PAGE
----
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The Best Interest » Should You Invest Your Emergency Fund?

Should You Invest Your Emergency Fund?

True story. In January 2019, my now-fiancee and I were stuck in a freezing cold AirBnb in rural Upstate New York. It was supposed to be a relaxing weekend. Oops. (Here’s the full story)

But we were financially prepared. Booyah! It felt great.

How? Because we had a fully-funded emergency fund.

We abandoned the AirBnb and didn’t think twice. We knew we might never get refunded, but we didn’t care. We had enough money in the bank to give us options.

That’s why emergency funds are so important. It’s money you can count on when you need it.

But there’s a growing debate in personal finances circles: should you invest with your emergency fund?!

Emergency Fund Basics

The traditional emergency fund is what I described above. It’s a pile of money that sits in your bank account, available for quick deployment in an emergency.

The financial order of operations discusses emergency funds in two ways:

  1. First, save ~$1000 in cash to cover insurance deductibles.
  2. Later, save 3-6 months’ of spending in case you lose your job.

Furnace dies? Got fired? Car accident? Your emergency fund plays an important role in keeping your life afloat.

The “traditional” emergency fund sits in a savings account. Of course, savings accounts right now earn less than 0.5% per year in interest. Not very exciting.

That’s why a growing alternative choice is to invest that emergency fund money instead.

The Arguments For Investing an Emergency Fund

The most popular arguments for investing an emergency fund are…

Returns – the traditional bank-bound emergency fund has near-zero nominal returns. Those become negative returns when we account for inflation. Investing your emergency fund can yield better returns.

Liquidity – the traditional bank-bound emergency fund is highly liquid. It’s cash. It can quickly be withdrawn and spent. For most of financial history, investments have been far too illiquid to be emergency funds. But investment liquidity has drastically improved in recent years. Most investors can liquidate and withdraw their investments within 48-72 hours.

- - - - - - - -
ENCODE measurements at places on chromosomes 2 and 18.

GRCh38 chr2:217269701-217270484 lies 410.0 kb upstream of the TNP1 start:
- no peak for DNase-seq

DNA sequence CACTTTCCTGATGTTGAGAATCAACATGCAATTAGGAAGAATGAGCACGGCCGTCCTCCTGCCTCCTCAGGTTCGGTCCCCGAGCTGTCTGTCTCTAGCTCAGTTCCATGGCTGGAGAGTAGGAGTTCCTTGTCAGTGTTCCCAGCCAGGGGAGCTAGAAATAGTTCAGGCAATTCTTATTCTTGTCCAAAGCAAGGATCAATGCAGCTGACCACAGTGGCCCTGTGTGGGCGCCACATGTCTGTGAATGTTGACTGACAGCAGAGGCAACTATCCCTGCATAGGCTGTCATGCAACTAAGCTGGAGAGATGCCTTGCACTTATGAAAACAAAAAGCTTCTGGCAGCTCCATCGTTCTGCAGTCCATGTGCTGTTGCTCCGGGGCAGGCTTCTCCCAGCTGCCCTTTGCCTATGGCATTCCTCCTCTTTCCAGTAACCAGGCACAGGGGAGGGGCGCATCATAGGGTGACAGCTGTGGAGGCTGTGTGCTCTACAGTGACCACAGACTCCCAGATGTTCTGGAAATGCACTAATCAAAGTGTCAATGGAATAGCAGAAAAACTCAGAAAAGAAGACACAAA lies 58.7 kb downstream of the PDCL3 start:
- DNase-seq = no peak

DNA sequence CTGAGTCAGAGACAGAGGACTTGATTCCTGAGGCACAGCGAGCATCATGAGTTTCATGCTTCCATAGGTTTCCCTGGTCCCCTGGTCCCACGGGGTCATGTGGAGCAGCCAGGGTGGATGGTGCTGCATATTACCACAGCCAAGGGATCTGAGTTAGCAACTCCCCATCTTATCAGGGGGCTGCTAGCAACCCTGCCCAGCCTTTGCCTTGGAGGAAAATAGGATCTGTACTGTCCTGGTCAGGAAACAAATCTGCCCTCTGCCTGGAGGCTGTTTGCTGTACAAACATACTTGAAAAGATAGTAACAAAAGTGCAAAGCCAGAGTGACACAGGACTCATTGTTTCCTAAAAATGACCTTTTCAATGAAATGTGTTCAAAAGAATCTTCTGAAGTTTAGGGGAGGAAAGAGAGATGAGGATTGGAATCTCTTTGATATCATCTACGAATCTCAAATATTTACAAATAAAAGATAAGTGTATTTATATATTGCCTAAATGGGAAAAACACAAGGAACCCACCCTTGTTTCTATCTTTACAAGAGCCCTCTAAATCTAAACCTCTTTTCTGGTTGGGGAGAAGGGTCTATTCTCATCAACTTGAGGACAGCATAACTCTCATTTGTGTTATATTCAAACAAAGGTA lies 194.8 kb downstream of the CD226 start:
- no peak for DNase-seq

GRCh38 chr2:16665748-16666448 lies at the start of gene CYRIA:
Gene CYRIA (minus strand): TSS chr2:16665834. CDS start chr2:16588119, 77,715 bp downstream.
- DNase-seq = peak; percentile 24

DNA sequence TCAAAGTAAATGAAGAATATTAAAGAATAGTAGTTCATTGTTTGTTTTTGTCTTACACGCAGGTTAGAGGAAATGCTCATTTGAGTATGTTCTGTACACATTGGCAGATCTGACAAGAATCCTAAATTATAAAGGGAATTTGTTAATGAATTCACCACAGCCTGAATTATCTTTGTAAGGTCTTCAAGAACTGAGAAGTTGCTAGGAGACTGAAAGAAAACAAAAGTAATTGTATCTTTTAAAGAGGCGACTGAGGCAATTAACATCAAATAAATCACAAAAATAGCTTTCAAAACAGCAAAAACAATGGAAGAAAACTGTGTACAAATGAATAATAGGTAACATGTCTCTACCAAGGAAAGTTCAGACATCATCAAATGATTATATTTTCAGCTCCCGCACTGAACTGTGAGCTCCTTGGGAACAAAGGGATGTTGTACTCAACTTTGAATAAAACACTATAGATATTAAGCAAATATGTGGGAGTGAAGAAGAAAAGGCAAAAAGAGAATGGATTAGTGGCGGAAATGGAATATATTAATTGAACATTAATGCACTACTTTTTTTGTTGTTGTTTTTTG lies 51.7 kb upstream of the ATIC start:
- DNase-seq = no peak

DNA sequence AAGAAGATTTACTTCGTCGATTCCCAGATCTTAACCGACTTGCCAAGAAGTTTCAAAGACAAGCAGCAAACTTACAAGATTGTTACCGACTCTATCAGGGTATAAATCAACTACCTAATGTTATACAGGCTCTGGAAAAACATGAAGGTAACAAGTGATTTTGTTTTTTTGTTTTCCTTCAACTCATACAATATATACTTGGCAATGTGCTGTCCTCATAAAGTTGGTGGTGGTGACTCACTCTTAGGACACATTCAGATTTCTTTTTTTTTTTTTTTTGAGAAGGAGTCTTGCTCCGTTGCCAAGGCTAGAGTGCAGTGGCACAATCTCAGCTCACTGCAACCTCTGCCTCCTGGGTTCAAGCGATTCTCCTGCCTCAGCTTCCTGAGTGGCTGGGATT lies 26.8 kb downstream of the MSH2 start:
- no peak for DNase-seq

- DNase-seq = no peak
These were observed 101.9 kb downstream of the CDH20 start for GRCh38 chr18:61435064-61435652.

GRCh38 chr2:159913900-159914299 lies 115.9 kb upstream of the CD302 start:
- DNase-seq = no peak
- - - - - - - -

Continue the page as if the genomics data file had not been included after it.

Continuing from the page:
In other words, an invested emergency fund can outperform a cash emergency fund (higher returns) with similar liquidity.

There’s just one drawback: risk.

Risk and reward is the fundamental relationship in investing. Those who invest their emergency funds are taking on risk. But, in my experience, they’re aware and accepting of that risk. It’s all good. They know their personal math:

“I invest my emergency fund in a total stock index fund. Because even if it dropped by 50%, I’d be ok. I’d still have enough money for emergencies.”

I have some thoughts here. Let’s use real numbers.

Let’s Walk Through Some Numbers…

Brennan has a $30,000 emergency fund. He invests it in $SPY, the S&P 500 ETF.

I’m using Brennan only as an example. He’s my friend and an excellent financial educator. He’s free to do anything he wants with his money. I just happen to disagree with him here 🙂

After doing some mental accounting, Brennan figures,

“Even if my fund gets cut in half – down to $15,000 – we’d still be ok. That’s enough emergency money to keep us financially safe.”

Fair enough. But I have a counter-argument to make.

Everyone has a “number” in their head, and hypothetical Brennan’s number happens to be 50% of $30,000, or $15,000. That’s his “pain point.” If the market dropped 60% or 70% (to $12K, or $9K), he wouldn’t feel great about his emergency fund.

To me, that means:

  • Brennan’s real emergency fund isn’t $30,000. It’s $15,000.
  • Brennan should not put the first $15,000 at any risk. It’s earmarked for emergencies. If it went down, he’d feel stress.